br Various markers have been proposed to mark
Various markers have been proposed to mark positive lymph nodes before NAC with various ways to localize them before surgery: metallic clips, I125 radioactive seeds, tattooing with carbon suspension, sono-graphically visible bioresorbable polymers (Hydromark, Des Plaines, IL), hook wires, endomagnetic markers, radio frequency markers.13-17
We report our initial results on TAD with ALN tattooing after NAC. The primary objective of this study was to determine the intraoperative identification rate (IR) of tattooed nodes and the concordance between sentinel nodes and marked nodes. The sec-ondary objective was to investigate important key points, advan-tages, disadvantages, and possible pitfalls of the procedure.
Patients and Methods
Table 1 Patient Characteristics
Total Patients, n
Lymph Node Biopsy
FNAC nondiagnostic 3 (4.0)
Type of Breast Surgery
Abbreviations: BCT ¼ breast-conserving treatment; CNB ¼ core needle biopsy; ER ¼ estrogen receptor; FNAC ¼ fine-needle aspiration cytology; IDC ¼ invasive ductal carcinoma; IHC ¼ immunohistochemistry.
appropriate candidates for NAC. Breast cancer diagnosis was confirmed using core needle biopsy in all cases. Positive lymph nodes were marked in all patients before treatment. After NAC completion, the axilla was re-evaluated using ultrasound. Six pa-tients had residual axillary disease confirmed using needle biopsy and were excluded from this analysis. Seventy-five patients (74 female and 1 male) in the process of definitive surgery, underwent TAD for axillary surgical staging.
Patients’ data were extracted from medical records, surgical reports, imaging reports, pathology reports, and were analyzed retrospectively.
Clinical and pathological characteristics of all 75 patients are listed in Table 1.
Lymph Node Tattooing and TAD for Axillary Staging After NAC
Figure 1 Intraoperative Identification of Tattooed/Sentinel Lymph Node. Black Pigment and Blue Dye Overlap in Large Areas But, Blue Dyed Efferent Lymphatic Vessels Demonstrate the Presence of a Sentinel Node
In every patient, the axilla was evaluated clinically and using ultrasound. Breast magnetic resonance imaging was performed in most cases. All patients were characterized as cNþ according to clinical and/or ultrasound criteria. Clinical criteria for the consid-eration of ALNs were firm lymph nodes, which were fixed or matted using palpation. The sonographic lymph node criteria consisted of a completely hypoechoic node with no hilum, focal or diffuse hypoechoic lobulation of the cortex, rounded appearance, or diffuse
cortical thickening with a ratio of Bafilomycin A1 thickness/hilum thickness >1.18,19 The most concerning nodes were biopsied in every patient. In patients with more than 2 lymph nodes suspected to be cancerous, biopsy was performed only for the 1 or 2 most abnormal nodes. Four patients underwent ultrasound-guided core needle bi-opsy and 71 patients underwent ultrasound-guided fine needle aspiration biopsy. Histology confirmed axillary invasion in 64 of 75 patients. In 11 patients, node positivity was not established using biopsy, but all of those patients were considered cNþ because of a strong suspicion of axillary invasion.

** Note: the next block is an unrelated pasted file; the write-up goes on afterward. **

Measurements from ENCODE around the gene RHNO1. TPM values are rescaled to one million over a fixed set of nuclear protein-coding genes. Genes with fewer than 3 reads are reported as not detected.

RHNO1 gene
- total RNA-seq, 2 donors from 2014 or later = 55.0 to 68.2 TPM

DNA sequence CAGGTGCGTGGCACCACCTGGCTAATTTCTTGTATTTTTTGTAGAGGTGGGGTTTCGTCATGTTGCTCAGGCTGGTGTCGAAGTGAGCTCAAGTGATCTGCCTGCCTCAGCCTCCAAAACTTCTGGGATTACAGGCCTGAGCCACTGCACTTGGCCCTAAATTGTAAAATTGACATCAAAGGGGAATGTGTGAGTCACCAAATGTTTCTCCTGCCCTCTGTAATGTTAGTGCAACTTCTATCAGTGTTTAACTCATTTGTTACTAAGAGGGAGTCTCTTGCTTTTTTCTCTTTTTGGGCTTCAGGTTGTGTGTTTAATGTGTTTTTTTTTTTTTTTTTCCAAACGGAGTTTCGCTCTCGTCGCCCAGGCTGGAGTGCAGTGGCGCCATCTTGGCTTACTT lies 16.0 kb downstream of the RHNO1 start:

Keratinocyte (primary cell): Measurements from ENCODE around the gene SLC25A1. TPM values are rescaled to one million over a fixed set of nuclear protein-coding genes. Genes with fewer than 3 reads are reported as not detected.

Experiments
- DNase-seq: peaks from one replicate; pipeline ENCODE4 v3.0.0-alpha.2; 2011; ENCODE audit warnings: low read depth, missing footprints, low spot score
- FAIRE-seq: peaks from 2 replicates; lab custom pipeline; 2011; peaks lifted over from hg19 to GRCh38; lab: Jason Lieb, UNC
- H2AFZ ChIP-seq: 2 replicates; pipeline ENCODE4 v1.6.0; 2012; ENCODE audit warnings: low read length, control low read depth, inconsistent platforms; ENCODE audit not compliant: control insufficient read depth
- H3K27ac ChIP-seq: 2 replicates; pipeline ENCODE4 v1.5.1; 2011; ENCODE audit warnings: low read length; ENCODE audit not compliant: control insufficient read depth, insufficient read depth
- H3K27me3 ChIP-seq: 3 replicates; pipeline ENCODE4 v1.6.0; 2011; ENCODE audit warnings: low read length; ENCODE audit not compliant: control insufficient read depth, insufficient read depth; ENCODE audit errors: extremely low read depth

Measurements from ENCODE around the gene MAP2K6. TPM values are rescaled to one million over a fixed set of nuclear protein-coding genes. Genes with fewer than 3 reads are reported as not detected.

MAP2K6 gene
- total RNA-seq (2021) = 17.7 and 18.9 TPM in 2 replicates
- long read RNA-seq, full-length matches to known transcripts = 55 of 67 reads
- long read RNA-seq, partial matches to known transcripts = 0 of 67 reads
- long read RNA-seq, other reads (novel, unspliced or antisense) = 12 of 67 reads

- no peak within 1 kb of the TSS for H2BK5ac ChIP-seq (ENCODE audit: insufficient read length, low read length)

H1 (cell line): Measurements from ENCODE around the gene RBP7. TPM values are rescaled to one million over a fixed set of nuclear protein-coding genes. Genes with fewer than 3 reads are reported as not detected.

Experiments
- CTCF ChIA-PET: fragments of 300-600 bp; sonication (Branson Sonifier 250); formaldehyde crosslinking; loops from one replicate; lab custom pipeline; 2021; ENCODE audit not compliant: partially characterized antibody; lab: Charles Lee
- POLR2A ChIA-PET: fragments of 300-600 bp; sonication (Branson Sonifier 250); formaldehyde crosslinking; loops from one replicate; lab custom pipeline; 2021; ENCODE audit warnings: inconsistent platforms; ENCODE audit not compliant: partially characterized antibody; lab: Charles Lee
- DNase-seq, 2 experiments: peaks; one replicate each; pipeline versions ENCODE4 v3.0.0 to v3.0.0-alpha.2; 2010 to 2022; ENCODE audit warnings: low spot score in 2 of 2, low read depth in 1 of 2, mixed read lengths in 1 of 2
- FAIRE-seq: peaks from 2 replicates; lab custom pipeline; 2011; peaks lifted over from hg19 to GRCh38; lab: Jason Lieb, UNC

lymph node size. The greater amount was used for larger nodes. A small amount of ink was injected into adjacent adipose tissue for better visualization during surgery. The number of marked lymph nodes was routinely recorded, with all ALN tattooing procedures performed by 2 breast surgeons.
All patients received anthracycline and/or taxane-based chemo-therapy regimens. Patients with HER2-positive (HER2þ) tumors received anti-HER2 targeted treatment (1 patient with trastuzumab and 26 patients with trastuzumab and pertuzumab).
Surgical Procedure (TAD)
All patients had definitive surgery 3 to 5 weeks after NAC completion. They were routinely subjected to breast lympho-scintigraphy 2 to 12 hours before surgery with the use of a radio-tracer (Tc 99m - albumin nanocoll; Nanocoll GE Healthcare, Little Chalfont, United Kingdom), with 900 to 1200 mCi injected in the subareolar area. During surgery, just after general anesthesia was administered and 10 minutes before the procedure started, 2 mL of methylene blue sterile solution 1% was injected in the subareolar region. A 4- to 7-cm incision was made into the skin for axillary entrance. The axillary cavity was explored carefully to identify and remove SLNs along with all marked lymph nodes. A gamma probe system (Crystal Probe-Automatic; Crystal Photonics GmbH, Berlin, Germany) was used to identify radioactive nodes (hot nodes). Blue-dyed and black-dyed nodes were identified using visual inspection (Figure 1). Lymph nodes with radioactive counts >10% of the ex vivo counts of the hottest SLN and/or blue dye uptake were considered as sentinel nodes. Palpable hard nodes were also removed. The harvested lymph nodes were sent to the pathology lab in different containers, labeled as “sentinels/black pigment,” “sen-tinels/no black pigment,” and “nonsentinels/black pigment” (Figure 2). Intraoperative frozen sections were performed on all lymph nodes for the detection of residual disease and the docu-mentation of black pigment presence. Sentinel and non-SLNs were examined using hematoxylin and eosin staining. Immunohisto-chemistry was not routinely used to detect lymph node metastasis. In case of axillary residual disease, complete ALND was performed. If axillary residual disease was missed in intraoperative specimen frozen sections, but was recognized in permanent sections, ALND was completed during a second intervention. All TAD procedures were performed by 2 breast surgeons.